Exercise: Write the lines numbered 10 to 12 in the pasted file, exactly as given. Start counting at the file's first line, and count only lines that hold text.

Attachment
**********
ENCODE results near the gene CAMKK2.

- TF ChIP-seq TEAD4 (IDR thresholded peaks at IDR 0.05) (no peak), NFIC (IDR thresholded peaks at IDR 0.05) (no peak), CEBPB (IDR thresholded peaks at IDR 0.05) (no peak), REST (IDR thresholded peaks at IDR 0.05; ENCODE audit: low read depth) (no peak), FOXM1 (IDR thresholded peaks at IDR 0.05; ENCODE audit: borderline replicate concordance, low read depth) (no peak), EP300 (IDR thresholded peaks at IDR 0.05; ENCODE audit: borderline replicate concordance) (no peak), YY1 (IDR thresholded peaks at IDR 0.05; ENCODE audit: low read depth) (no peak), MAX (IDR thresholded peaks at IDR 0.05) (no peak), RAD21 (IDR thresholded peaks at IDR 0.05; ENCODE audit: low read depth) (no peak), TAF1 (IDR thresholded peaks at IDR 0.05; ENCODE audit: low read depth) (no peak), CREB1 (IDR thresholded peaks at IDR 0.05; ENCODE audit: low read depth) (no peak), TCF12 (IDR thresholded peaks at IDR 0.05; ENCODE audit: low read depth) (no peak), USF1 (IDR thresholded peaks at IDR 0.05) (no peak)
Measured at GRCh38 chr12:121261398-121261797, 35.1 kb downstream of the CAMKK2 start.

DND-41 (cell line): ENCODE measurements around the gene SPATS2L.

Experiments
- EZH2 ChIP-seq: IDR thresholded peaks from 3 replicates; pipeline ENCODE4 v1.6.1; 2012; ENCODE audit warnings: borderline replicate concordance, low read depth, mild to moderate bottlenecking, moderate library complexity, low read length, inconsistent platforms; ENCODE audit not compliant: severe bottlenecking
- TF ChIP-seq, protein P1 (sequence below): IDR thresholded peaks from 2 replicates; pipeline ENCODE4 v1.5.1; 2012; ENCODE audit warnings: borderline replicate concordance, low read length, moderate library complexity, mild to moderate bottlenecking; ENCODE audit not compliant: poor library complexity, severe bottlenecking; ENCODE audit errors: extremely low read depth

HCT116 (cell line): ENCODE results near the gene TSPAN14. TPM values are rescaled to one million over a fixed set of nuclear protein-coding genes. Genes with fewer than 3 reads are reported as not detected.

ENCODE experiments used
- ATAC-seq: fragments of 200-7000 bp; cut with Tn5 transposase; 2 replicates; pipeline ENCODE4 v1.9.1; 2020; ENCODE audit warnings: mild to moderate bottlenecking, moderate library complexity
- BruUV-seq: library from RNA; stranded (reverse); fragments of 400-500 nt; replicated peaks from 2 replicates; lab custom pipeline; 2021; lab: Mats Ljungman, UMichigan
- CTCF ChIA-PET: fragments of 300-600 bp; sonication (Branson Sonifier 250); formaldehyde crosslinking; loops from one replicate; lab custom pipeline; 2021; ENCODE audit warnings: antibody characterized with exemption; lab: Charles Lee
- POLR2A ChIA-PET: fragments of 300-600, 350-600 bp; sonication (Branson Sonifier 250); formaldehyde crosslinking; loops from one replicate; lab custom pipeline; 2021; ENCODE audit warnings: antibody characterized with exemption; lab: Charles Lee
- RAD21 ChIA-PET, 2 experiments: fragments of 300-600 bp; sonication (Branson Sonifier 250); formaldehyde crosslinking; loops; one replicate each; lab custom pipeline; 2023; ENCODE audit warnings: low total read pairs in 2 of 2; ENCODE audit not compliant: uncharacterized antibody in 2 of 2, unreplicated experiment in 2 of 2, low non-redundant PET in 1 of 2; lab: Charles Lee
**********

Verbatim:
- ATAC-seq: fragments of 200-7000 bp; cut with Tn5 transposase; 2 replicates; pipeline ENCODE4 v1.9.1; 2020; ENCODE audit warnings: mild to moderate bottlenecking, moderate library complexity
- BruUV-seq: library from RNA; stranded (reverse); fragments of 400-500 nt; replicated peaks from 2 replicates; lab custom pipeline; 2021; lab: Mats Ljungman, UMichigan
- CTCF ChIA-PET: fragments of 300-600 bp; sonication (Branson Sonifier 250); formaldehyde crosslinking; loops from one replicate; lab custom pipeline; 2021; ENCODE audit warnings: antibody characterized with exemption; lab: Charles Lee